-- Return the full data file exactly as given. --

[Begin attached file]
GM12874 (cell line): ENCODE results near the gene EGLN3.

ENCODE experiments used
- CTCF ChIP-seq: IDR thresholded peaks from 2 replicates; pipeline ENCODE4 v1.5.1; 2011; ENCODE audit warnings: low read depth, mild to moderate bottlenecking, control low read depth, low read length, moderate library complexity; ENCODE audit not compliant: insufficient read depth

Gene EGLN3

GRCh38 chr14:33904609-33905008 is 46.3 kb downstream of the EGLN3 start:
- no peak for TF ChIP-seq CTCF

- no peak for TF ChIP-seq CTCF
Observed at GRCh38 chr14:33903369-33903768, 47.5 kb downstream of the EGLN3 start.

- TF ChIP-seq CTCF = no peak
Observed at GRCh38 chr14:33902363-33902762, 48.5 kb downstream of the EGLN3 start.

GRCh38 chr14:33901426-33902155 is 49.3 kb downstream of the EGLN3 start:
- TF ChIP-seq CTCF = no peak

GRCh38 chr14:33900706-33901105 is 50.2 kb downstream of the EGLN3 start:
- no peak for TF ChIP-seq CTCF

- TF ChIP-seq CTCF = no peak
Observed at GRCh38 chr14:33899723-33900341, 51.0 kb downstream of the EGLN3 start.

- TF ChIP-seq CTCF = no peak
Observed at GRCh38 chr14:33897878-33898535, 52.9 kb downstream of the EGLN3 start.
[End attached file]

GM12874 (cell line): ENCODE results near the gene EGLN3.

ENCODE experiments used
- CTCF ChIP-seq: IDR thresholded peaks from 2 replicates; pipeline ENCODE4 v1.5.1; 2011; ENCODE audit warnings: low read depth, mild to moderate bottlenecking, control low read depth, low read length, moderate library complexity; ENCODE audit not compliant: insufficient read depth

Gene EGLN3

GRCh38 chr14:33904609-33905008 is 46.3 kb downstream of the EGLN3 start:
- no peak for TF ChIP-seq CTCF

- no peak for TF ChIP-seq CTCF
Observed at GRCh38 chr14:33903369-33903768, 47.5 kb downstream of the EGLN3 start.

- TF ChIP-seq CTCF = no peak
Observed at GRCh38 chr14:33902363-33902762, 48.5 kb downstream of the EGLN3 start.

GRCh38 chr14:33901426-33902155 is 49.3 kb downstream of the EGLN3 start:
- TF ChIP-seq CTCF = no peak

GRCh38 chr14:33900706-33901105 is 50.2 kb downstream of the EGLN3 start:
- no peak for TF ChIP-seq CTCF

- TF ChIP-seq CTCF = no peak
Observed at GRCh38 chr14:33899723-33900341, 51.0 kb downstream of the EGLN3 start.

- TF ChIP-seq CTCF = no peak
Observed at GRCh38 chr14:33897878-33898535, 52.9 kb downstream of the EGLN3 start.